World Sugar Market – Weekly Comment – Episode 118


The sugar futures market in New York plummet at this Friday’s trading session, racking up a drop of more than 200 points over the week, under the astonished looks of incorrigible bulls and some absentminded ones who believed sugar would inexorably move toward 30 cents per pound. But, as reality reminds us, not always do the wishes of the “Horsemen of the Apocalypse” on duty or the brave souls of the speculative funds, which hoped to be but were not heroes of a possible high, come true. Sooner or later, the market fundamentals, the true masters of the game, emerge triumphantly over the human whims. So, the bill has finally come in, and it is steep.

To get an idea of the magnitude of the fall, March/2024 closed out at 25.08 cents per pound, melting 47 dollars per ton in the weekly accumulated that – adjusted by the real currency – represented a fall of R$250 per ton. The maturities corresponding to the 2024/2025 crop, from May/2024 to March/2025, decreased from 19 to 38 dollars per ton on average and lost R$142 per ton on average.

People from the pompous group called “Market Intelligence” must be squirming in their chairs to understand “why this stubborn market does not follow my orders?” Well, the market is like that all right, really stubborn. It was obvious that it would blow up to infinity and beyond. The sky was the limit, but now out of spite it decides to plummet more than 200 points over the week.

Ironies behind, we are sailing seas of paradoxes seldom witnessed on the commodities markets. According to the sacred manuals of these markets, whenever there is a hurdle, whatever it might be, when transferring goods from point A to point B, the typical adjustment of the books of the trading companies happens via buying the spread, which, in theory, should raise the prices on the futures market. However, in practice, the situation does not follow this simplistic logic. Price increase on the futures market does not occur at the same rate of the basis. And why is that? Well, for those who need the physical product, buying on the futures market is like trying to quench their thirst out of a mirage; it simply does not solve the actual problem, because the physical product is what really matters.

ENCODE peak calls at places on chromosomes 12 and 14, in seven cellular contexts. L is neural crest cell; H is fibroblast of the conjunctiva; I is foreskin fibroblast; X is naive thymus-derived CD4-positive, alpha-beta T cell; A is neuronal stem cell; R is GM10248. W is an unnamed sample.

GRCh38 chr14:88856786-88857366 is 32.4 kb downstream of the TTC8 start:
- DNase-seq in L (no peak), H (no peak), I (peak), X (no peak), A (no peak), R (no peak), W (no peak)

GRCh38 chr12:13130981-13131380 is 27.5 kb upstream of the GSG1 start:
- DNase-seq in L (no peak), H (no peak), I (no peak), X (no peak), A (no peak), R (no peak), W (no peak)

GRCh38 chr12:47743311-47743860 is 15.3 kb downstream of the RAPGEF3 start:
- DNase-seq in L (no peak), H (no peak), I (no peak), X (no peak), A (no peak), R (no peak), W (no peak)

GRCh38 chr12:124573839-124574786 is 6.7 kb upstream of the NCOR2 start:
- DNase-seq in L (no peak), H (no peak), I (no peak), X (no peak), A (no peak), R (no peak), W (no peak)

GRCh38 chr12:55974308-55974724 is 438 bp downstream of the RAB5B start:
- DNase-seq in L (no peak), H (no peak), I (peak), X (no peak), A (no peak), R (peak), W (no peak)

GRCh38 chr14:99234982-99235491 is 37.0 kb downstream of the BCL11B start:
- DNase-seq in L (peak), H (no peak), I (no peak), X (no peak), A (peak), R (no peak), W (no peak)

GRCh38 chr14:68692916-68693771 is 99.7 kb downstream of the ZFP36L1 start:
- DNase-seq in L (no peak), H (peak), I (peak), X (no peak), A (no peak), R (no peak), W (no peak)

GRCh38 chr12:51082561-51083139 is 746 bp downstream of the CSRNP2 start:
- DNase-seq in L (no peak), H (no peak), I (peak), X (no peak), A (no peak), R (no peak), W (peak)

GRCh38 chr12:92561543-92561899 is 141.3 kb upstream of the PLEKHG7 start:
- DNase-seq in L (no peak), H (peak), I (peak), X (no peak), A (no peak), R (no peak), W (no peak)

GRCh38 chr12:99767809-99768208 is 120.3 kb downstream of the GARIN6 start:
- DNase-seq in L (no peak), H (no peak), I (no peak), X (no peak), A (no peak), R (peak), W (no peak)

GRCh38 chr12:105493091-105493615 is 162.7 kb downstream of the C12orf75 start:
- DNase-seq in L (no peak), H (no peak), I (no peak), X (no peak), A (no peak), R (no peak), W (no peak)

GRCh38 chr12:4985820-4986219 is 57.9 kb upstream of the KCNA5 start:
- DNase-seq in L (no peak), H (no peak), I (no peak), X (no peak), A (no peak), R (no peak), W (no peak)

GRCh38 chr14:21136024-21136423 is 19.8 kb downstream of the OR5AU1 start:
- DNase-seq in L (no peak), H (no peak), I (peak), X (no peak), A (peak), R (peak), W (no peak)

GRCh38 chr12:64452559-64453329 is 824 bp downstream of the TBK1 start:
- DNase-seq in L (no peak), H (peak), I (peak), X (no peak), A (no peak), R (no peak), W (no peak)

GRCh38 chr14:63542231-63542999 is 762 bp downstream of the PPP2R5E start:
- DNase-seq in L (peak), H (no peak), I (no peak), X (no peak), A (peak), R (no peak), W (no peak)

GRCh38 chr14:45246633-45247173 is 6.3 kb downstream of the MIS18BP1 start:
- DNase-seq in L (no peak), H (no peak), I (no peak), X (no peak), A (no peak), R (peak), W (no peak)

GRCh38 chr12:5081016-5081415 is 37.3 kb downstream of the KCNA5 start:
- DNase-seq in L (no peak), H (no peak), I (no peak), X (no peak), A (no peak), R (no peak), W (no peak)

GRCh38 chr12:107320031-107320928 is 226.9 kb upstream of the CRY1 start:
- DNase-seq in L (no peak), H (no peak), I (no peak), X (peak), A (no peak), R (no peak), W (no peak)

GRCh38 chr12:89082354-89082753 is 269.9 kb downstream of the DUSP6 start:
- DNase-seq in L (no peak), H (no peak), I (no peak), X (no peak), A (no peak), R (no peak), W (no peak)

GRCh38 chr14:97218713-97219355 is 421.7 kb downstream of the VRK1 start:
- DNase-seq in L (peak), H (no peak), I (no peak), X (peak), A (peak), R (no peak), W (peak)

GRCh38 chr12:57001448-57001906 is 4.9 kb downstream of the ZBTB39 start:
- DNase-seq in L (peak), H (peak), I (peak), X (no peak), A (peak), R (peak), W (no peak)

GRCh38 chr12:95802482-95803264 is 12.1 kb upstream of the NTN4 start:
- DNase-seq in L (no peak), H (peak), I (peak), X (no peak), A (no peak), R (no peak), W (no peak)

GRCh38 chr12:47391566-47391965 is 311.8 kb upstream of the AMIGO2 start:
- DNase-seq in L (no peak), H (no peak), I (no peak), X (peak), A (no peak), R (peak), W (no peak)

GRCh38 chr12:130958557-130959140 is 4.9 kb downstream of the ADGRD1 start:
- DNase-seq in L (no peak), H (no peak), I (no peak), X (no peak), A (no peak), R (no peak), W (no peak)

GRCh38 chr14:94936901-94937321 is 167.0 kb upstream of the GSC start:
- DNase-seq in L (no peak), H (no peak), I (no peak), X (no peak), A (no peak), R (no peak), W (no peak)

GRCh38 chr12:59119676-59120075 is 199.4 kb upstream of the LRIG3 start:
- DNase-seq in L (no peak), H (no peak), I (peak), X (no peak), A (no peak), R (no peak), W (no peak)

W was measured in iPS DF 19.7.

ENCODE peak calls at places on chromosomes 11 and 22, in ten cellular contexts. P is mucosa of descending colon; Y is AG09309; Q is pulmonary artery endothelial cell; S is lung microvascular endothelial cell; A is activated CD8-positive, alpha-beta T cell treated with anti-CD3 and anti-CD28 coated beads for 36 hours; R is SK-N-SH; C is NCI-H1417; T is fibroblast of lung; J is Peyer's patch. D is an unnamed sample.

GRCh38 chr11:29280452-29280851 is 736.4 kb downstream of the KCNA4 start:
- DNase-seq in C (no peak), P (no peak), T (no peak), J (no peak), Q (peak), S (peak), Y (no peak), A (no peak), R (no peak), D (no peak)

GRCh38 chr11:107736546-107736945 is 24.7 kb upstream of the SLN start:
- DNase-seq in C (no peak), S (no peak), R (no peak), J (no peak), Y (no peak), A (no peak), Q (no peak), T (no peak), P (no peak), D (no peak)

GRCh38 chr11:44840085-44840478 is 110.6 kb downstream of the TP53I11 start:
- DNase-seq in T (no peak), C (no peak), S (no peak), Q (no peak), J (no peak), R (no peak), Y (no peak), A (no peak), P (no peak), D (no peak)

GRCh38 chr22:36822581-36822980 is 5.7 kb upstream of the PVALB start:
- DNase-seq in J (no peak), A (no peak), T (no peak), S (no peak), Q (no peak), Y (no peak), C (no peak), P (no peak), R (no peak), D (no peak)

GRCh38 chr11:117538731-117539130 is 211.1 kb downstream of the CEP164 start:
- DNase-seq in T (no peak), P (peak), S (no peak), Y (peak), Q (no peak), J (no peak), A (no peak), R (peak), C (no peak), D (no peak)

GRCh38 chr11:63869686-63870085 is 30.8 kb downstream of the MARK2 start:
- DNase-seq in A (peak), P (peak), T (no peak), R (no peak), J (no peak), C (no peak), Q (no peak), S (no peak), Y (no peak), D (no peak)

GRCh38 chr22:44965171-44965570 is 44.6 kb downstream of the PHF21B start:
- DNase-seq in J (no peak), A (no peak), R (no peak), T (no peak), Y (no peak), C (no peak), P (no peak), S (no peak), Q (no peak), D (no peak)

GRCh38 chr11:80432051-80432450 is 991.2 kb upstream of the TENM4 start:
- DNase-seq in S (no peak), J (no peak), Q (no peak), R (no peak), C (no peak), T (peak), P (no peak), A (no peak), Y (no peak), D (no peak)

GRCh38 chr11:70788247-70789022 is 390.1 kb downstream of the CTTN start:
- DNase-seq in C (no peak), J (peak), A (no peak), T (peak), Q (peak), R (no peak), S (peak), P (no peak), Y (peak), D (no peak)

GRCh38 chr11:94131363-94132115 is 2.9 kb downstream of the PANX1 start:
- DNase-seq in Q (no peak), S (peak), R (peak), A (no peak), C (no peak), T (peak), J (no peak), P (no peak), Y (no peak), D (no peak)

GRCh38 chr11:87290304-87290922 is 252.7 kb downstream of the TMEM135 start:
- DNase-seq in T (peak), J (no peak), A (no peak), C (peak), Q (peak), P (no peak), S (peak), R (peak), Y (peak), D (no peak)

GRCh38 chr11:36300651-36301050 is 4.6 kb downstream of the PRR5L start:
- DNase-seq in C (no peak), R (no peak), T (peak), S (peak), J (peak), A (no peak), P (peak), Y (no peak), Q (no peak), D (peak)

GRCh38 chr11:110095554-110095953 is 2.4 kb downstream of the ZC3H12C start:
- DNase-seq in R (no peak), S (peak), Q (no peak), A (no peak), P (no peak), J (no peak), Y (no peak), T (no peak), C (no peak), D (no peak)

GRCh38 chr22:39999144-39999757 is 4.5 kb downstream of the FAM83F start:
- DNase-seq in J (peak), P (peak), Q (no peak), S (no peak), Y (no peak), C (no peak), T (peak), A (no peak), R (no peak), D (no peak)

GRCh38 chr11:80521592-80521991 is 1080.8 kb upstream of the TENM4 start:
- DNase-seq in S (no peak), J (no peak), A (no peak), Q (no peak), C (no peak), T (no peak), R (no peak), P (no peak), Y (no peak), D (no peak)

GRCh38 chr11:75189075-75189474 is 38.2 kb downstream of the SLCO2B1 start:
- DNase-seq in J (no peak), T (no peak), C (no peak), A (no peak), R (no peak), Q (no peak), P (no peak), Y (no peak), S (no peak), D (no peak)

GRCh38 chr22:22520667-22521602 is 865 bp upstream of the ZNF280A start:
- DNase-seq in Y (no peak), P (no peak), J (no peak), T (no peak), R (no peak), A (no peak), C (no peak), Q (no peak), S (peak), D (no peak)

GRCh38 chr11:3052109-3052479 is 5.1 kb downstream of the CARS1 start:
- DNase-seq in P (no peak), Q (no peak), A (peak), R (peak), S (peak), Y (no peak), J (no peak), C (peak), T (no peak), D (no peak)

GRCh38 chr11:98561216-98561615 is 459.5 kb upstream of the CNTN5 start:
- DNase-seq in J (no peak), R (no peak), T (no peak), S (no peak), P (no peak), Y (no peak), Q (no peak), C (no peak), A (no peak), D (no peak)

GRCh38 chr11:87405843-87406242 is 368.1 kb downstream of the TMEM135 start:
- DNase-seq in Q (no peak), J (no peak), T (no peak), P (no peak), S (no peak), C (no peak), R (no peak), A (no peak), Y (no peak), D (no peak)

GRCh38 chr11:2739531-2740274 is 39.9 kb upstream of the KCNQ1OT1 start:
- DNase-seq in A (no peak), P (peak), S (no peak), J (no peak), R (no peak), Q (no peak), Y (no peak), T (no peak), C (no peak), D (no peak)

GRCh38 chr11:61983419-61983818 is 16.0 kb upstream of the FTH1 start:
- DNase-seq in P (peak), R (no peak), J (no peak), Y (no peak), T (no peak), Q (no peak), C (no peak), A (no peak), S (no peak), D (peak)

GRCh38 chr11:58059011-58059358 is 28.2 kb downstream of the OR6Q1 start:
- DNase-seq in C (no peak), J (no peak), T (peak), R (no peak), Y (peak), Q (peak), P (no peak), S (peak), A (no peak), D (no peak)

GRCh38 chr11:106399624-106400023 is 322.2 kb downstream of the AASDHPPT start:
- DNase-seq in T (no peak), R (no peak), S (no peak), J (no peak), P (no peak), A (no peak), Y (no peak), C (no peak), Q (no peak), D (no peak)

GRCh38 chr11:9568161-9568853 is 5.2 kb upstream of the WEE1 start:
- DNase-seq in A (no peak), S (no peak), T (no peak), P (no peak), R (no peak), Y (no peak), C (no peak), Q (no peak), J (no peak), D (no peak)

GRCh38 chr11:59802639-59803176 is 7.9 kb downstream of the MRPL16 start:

Therefore, when we face port restrictions or port congestions – situations that turn these places into actual maritime parking lots – an interesting phenomenon takes place: the basis gets stronger. That means that the buyer desperate for the physical product, maybe imagining their empty warehouses and the pressure for supply, is willing to pay a premium on the futures contract in order to avoid the nightmare of a shortage. Basically, it means paying more to be sure that the much-needed product will arrive in time, avoiding the chaos that there would be without it. In other words, it is a small price to pay for having what they need, when they need it, and getting some peace and quiet.

In theory, in order to be able to snatch up this premium paid by the buyer, the trading company can be more aggressive and pass this bonus on to the seller (the mills). However, on this side this did not happen. The mills did not get a single point. The fact is that the production surplus of sugar overloaded the warehouses, choked logistics and the mills that did not have commercial contracts with the trading companies or that found themselves with sugar surplus produced beyond the expected amount to be sold, had to do that with discounts above 200 points.